I've gone for a zero rise stem and had most of the excess steerer cut off, as the front end of the bike always seemed too high with any rise and I didn't want to run a negative rise stem, flat bar or lower my fork to anything less than 100mm. The front feels pretty well sorted now - not wandering too much on the climbs and not putting me over the bars on steep descents.
However, the top tube length still presents a bit of a problem for me, as I still think it's too short - my knees always feel too close to the bars and after smacking a knee on my brand new shifter a few weeks ago and suffereing some fairly severe bruising, I now know why so many Specialized bikes come specced with setback Thomson posts! Having just bought a brand new one (thought I'd give silver a try - getting bored of black), I'm now a bit sh!tty, as I think I'm going to have to get a setback post and see how it feels. The only worry is that I don't want to get so far over the back of the bike that my newly-sorted climbing confidence suffers.... dilemmas, dilemmas... Can anyone lend me a setback 30.9 Thomson? :o Just for evaluation? :o
looking good bodin. i've been very interested in the s-works fast track tyres for a while - i keep thinking pythons with good cornering, these things might be the go. after talking to james dickey about them yesterday and seeing that you're loving yours aswell i might have to give them a whirl. james and i seemed to come to the conclusion that they were made by hutchinson which would explain why they air up so easily.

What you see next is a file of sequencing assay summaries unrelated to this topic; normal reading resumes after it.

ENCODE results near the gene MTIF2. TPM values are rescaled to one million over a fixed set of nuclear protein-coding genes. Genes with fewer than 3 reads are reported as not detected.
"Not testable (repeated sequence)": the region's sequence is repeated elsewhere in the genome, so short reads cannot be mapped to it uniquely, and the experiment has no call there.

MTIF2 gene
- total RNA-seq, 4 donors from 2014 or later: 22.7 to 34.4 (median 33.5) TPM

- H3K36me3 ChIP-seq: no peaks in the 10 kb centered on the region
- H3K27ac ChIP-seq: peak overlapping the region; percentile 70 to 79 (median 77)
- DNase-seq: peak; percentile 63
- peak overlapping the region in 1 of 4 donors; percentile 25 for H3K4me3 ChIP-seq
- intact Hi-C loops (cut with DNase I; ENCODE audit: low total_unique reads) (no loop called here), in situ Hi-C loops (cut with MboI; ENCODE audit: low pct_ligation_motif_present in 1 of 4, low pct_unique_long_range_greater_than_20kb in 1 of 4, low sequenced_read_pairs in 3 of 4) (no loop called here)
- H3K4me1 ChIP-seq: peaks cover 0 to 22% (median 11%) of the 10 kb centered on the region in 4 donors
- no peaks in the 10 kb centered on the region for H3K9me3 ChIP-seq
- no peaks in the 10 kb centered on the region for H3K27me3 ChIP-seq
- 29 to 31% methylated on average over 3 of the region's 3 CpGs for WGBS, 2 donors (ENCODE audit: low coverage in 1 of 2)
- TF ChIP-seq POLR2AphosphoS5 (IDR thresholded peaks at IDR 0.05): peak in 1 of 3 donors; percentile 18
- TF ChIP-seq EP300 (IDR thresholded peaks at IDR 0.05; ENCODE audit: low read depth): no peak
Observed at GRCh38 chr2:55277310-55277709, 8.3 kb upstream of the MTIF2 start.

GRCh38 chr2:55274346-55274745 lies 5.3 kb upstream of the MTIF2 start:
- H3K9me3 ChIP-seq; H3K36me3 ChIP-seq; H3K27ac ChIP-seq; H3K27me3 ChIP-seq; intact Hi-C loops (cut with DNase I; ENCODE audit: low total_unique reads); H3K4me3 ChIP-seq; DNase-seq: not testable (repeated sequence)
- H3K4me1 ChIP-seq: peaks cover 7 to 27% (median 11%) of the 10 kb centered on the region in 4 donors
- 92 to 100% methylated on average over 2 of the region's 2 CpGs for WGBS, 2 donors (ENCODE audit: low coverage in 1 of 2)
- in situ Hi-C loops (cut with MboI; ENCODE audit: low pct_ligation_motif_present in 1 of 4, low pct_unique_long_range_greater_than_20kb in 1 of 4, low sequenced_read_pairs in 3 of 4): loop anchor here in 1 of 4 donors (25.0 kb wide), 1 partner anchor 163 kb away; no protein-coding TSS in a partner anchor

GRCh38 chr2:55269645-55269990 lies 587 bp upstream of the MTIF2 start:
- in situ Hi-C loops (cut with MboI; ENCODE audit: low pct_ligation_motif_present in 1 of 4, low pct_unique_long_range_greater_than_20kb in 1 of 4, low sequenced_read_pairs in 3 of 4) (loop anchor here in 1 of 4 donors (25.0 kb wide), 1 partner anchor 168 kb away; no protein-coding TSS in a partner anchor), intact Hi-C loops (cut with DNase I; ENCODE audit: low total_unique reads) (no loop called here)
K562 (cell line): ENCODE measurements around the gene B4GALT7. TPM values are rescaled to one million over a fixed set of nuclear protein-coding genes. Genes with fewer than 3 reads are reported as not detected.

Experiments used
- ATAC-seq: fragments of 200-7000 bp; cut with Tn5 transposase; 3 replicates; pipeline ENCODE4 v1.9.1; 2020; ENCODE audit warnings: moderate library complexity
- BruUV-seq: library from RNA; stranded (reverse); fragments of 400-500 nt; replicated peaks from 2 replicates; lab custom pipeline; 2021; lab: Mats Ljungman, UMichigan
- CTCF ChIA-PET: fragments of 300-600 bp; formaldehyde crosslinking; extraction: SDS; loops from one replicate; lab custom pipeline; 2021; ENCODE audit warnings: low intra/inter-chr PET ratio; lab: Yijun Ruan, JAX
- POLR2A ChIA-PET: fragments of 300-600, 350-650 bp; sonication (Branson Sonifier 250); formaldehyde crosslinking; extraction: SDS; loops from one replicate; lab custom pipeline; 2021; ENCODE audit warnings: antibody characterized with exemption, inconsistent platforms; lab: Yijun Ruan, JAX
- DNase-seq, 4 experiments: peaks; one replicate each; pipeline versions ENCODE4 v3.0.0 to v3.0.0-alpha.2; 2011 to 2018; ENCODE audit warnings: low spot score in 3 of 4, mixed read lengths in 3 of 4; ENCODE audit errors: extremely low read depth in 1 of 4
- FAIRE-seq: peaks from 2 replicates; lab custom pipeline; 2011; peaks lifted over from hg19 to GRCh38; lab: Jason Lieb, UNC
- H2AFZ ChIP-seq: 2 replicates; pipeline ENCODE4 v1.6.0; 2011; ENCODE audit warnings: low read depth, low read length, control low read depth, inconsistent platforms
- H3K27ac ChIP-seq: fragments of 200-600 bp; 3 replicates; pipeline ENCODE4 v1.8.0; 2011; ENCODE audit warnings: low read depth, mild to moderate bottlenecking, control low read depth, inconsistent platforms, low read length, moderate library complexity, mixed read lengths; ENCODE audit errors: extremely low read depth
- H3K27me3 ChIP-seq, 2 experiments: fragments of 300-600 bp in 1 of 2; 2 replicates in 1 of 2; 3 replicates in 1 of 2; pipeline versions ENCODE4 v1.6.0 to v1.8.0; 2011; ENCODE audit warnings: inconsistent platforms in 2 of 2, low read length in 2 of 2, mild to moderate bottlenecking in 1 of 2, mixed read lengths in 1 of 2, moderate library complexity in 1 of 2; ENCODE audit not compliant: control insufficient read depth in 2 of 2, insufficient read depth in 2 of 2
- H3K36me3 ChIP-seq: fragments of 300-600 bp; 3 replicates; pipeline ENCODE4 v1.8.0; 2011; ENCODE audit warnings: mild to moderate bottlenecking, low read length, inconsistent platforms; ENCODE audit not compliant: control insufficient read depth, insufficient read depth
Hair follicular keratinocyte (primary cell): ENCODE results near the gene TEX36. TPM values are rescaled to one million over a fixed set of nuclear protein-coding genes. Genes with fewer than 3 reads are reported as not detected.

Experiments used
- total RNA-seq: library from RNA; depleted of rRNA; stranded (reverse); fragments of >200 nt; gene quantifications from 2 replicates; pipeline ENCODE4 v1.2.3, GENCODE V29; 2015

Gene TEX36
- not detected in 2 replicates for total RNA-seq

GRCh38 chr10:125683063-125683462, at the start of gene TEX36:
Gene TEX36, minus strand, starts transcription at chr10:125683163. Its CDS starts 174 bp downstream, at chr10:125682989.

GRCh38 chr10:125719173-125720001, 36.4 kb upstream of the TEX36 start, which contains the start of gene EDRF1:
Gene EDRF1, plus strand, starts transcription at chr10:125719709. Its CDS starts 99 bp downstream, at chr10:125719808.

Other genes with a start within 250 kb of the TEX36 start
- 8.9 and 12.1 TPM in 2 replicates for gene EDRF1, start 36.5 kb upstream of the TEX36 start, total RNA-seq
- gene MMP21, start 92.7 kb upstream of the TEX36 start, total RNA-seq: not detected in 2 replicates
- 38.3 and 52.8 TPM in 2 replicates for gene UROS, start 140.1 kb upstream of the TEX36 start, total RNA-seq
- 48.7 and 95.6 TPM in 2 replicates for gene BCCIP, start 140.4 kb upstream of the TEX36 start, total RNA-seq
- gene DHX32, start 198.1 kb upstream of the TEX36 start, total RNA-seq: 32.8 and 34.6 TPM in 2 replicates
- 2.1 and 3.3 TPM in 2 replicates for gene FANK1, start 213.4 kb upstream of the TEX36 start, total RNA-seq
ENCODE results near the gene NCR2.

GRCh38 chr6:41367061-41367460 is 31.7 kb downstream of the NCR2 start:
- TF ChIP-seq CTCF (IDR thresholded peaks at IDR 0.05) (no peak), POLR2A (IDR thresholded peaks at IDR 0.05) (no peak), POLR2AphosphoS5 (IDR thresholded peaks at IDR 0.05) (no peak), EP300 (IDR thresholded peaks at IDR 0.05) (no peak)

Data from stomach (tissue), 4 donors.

i've gotta agree with you on those ritchey wcs barplugs, they are useless aren't they, have you ever been able to take one out of your bars without snapping the ends off. i suppose you can get away with crap end plugs when the grips are oh so good.
oh, and on the thomson issue - can't lend you one as it's still brand new and will decrease value for selling it. but if you do decide you want one i've got a black setback thomson masterpiece in 30.9 x 350 that can be yours for a reasonable figure.
Yeah, I was gunna call the tyres a cross between a Larsen TT and a Python, but I've only ridden the tubed Pythons (picked 'em up from Cadel's Cannondale team at the World Cup round in Sydney in '99 - still can't bring myself to throw them out...), so I hesitated for lack of "scientific" proof. Seeing as you've thought it yourself, though, I'm kinda thinking I might've been justified afterall.
Yes, Ritchey grips are the business and would be a 5-star product if it wasn't for the plugs. Have to deduct an entire star for those f&*(ers.
I'll talk to you about the masterpiece soon, but I might have to move house in the short term, so don't hold on to it for my sake. If I get some of the overtime that work owes me at the moment, I'll give you a buzz.
I've gone back to running a full Shimano drivetrain with the exception of the shifters. A lot of serious riders have stuck with Shimano chains and cassettes for durability reasons and durability's what this bike is all about. I've got 2 identical chains and I'll be swapping them over every couple of hundred kms to get the maximum possible life out of the whole drivetrain.
I'm totally unconvinced by the brakes - I got them because I love the idea of running matchmakers and only having one clamp on the bars. The adjustability is great and they solve a problem with SRAM shifters not fitting well with older (or newer) Shimano brakes. The Avids feel spongy to the max, but I've only just fitted them and had them bled, so maybe the power and bite will improve. If they suck, I'll probably get some aftermarket levers.
I'm also totally unconvinced by the new stem and bar - the stuff looks really pretty, but it's heavier than my old FSA/Easton setup and if it's not noticeably stiffer, I'll probably go back. The ozriders grips are the same size and shape as the Ritchey foams that I used to love so much, but are a bit firmer, so I'm looking forward to seeing how they feel after a few hours of death-gripping.
The tyres are on their last legs and I'm about to go with a new set of Intense Tubeless offerings. Stay tuned for more news on them.